If your home was built before 1978, it’s essential to the health of your family that you ask an important question: Will my home improvement project disturb lead-based paint?
“We think schools should be proactive and addressing this issue now to ensure that the drinking water that they’re providing to their children is safe,” says attorney Tom Irwin of the Conservation Law Foundation, which lobbied for the new law.
“Because this is one of Vermont’s vulnerable populations, we need to prioritize safe drinking water in schools,” Jen Duggan, director of Conservation Law Foundation Vermont, said in an interview Thursday.
Schools and childcare centers – places where children spend so much time – can have unsafe levels of lead in their water, putting our kids’ health at risk. To ensure safe water, it’s time for parents and teachers to demand that schools test their water for lead and take measures necessary to protect the health of schoolchildren.
For the past four years, Tom Irwin has talked to countless people about the tragedy of childhood lead poisoning. Especially before the Flint crisis put lead issues back in the headlines, he often would be met with the incredulous response, “But haven’t we solved that problem already?” It’s a fair question, says Irwin, director of… Continue reading Stopping Childhood Lead Poisoning
In this special issue of Conservation Matters, we want to take you behind the scenes of our work, to give you a glimpse into how we break down challenges and take advantage of opportunities to create a healthy, thriving New England – not just for today, but for generations to come.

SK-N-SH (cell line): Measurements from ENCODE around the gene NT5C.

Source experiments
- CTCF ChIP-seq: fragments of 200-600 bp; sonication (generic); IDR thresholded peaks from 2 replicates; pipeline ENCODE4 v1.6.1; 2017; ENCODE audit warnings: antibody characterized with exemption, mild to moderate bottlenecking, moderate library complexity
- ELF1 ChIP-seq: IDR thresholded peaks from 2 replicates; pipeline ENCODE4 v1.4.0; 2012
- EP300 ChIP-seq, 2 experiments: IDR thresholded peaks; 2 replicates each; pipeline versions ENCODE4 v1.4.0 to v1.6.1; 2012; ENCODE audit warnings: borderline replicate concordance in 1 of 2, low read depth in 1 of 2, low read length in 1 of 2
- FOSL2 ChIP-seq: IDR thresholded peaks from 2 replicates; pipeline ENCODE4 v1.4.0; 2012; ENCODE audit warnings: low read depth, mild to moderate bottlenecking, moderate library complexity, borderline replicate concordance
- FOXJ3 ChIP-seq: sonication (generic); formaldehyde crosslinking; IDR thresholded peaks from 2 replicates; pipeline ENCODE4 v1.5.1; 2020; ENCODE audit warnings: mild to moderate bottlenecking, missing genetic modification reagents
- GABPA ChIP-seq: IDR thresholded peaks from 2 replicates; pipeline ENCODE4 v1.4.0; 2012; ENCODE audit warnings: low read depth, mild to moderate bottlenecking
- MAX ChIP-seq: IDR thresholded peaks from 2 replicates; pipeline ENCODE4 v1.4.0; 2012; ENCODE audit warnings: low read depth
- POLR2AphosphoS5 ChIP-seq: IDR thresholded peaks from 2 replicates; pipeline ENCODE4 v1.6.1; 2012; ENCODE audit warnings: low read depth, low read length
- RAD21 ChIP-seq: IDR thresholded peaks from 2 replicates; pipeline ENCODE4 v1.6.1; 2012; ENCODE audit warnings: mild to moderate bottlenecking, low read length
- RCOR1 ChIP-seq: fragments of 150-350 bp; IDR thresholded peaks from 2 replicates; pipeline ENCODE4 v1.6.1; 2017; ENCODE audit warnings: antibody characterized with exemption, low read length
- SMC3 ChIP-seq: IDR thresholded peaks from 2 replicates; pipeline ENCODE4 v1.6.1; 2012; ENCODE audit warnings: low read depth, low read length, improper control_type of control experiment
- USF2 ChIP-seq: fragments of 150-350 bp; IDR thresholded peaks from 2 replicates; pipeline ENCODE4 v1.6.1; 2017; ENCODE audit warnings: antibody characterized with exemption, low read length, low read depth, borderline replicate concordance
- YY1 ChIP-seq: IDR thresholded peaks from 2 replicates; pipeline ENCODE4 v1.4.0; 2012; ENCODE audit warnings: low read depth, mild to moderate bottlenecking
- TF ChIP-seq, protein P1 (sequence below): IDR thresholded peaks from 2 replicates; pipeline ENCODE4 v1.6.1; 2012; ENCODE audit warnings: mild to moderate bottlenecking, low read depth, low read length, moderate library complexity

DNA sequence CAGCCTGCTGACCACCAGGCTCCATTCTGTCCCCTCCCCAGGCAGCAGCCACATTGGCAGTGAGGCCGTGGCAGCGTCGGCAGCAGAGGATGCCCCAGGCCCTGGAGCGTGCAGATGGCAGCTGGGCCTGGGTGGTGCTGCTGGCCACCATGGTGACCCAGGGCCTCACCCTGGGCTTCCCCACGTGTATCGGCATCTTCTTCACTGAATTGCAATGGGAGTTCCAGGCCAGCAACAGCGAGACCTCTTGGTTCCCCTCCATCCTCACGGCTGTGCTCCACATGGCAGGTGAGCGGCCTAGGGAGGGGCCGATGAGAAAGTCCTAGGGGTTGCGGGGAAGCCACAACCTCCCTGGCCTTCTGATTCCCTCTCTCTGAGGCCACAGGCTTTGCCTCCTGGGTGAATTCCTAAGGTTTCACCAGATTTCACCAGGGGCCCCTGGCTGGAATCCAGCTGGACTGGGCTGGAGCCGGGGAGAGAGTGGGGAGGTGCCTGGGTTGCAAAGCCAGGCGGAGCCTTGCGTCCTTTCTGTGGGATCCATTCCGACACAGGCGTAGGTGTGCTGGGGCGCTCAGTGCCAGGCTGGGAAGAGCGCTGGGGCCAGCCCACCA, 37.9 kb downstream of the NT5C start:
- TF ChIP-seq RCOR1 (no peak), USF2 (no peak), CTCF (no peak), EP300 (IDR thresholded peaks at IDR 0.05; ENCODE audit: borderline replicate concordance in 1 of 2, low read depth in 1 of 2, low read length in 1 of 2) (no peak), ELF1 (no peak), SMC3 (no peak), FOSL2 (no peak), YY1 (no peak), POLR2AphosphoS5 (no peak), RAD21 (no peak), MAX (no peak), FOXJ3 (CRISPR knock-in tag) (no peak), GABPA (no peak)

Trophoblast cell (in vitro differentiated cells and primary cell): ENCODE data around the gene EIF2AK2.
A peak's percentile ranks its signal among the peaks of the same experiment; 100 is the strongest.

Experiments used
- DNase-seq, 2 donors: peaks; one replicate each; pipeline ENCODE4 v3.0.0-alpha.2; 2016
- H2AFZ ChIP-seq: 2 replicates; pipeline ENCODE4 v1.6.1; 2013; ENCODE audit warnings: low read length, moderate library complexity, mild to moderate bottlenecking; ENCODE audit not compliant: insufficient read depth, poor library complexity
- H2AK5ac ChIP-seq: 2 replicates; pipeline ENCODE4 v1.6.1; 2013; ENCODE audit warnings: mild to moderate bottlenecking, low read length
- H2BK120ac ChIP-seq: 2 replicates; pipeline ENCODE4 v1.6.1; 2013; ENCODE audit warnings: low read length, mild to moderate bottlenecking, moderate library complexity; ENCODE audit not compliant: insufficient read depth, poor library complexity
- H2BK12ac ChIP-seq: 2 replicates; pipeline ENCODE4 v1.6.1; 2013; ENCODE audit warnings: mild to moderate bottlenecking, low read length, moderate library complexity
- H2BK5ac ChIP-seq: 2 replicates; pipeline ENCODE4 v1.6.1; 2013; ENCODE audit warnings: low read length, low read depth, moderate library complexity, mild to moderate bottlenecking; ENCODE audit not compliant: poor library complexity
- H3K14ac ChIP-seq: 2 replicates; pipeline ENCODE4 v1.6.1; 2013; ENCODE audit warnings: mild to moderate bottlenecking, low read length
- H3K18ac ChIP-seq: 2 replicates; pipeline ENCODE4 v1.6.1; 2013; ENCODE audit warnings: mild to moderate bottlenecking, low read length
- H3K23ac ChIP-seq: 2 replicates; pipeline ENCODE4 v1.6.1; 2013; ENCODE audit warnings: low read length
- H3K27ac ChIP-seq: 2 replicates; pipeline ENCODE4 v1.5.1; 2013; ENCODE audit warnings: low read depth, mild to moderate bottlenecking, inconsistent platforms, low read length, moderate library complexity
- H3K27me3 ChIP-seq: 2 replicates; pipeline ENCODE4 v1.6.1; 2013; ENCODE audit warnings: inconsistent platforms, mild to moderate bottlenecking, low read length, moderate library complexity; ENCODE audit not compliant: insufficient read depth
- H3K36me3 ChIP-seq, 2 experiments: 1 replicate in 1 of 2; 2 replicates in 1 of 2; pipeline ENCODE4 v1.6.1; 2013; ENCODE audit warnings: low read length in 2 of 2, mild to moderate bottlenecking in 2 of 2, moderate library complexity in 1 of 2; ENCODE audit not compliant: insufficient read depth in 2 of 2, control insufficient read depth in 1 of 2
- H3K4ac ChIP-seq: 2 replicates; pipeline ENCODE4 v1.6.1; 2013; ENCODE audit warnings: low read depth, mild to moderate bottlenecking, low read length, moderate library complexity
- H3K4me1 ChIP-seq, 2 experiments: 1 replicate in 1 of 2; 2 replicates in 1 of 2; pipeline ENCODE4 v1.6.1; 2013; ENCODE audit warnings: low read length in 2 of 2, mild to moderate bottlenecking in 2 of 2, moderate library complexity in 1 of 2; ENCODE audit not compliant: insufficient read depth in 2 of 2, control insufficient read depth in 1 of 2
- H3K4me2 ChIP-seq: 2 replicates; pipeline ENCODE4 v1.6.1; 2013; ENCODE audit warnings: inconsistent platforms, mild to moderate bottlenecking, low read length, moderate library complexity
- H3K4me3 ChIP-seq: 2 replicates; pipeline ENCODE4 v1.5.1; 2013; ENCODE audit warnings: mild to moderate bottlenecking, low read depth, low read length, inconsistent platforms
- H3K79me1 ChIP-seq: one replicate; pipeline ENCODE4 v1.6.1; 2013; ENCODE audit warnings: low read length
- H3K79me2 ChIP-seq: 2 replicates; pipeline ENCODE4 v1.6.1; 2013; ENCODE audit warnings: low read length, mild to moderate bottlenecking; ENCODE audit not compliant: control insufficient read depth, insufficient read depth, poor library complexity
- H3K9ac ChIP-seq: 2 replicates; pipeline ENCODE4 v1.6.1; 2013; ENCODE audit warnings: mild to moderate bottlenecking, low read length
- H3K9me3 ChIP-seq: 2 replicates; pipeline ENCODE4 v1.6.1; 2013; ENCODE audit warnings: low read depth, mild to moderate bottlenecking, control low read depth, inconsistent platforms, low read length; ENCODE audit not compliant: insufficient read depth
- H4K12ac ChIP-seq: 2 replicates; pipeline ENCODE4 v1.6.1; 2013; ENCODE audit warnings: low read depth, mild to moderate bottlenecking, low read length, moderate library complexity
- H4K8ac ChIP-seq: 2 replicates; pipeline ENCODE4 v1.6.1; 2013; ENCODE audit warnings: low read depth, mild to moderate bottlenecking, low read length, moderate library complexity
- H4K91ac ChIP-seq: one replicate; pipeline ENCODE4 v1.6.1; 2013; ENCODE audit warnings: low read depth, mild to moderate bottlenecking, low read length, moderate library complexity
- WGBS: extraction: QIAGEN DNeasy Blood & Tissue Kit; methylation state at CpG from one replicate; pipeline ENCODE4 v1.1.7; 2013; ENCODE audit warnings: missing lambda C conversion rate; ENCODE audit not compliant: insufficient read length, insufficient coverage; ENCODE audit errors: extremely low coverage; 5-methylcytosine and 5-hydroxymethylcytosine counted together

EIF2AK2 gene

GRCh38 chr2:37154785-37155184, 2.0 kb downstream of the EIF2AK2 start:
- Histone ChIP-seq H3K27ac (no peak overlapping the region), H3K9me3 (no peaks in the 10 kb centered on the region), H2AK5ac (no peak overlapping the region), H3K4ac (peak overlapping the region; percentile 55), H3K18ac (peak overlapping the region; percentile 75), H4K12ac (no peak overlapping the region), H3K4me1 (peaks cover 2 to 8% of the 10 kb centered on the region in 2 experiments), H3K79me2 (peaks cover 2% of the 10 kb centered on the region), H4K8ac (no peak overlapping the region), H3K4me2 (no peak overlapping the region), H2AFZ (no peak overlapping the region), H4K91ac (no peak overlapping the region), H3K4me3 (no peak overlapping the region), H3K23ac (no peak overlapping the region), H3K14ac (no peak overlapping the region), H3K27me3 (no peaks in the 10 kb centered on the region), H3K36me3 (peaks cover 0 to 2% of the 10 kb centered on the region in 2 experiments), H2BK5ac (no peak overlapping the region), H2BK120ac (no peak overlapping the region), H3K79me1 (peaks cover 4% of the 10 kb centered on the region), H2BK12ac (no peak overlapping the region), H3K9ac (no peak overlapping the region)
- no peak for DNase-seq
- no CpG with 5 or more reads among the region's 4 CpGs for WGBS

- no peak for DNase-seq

A new law in New Hampshire adopts much-needed protections to stem the tide of childhood lead poisoning cases in the state.
“For too long, we’ve put New Hampshire kids on the front lines of this serious public health problem – risking their health and their futures with the permanent effects of lead poisoning,” said Tom Irwin, Director of the New Hampshire office of Conservation Law Foundation. “Today’s vote is a victory for kids across the state. And because childhood lead poisoning often has a disproportionate impact on low-income communities and people of color, creating yet another barrier to breaking the cycle of poverty, today’s vote is a victory for some of New Hampshire’s most vulnerable children and families. We look forward to seeing the Governor sign this important bill into law.”
We’re in the home stretch of our work to strengthen New Hampshire’s lead laws to better protect kids from the preventable tragedy of childhood lead poisoning. But we need a final push to state Senators to see the bill through to the Governor’s desk.
“Childhood lead poisoning is a problem of statewide concern, affecting New Hampshire kids in rural and urban communities alike, and across all demographics, said Tom Irwin, director of the New Hampshire office of the Conservation Law Foundation. “But it’s a problem that disproportionately affects low-income families and some of our most vulnerable populations, and by impeding the ability of children to learn, it’s creating yet another barrier for families trying to break the cycle of poverty. Today, the House took an important step towards better protecting New Hampshire’s children and families.”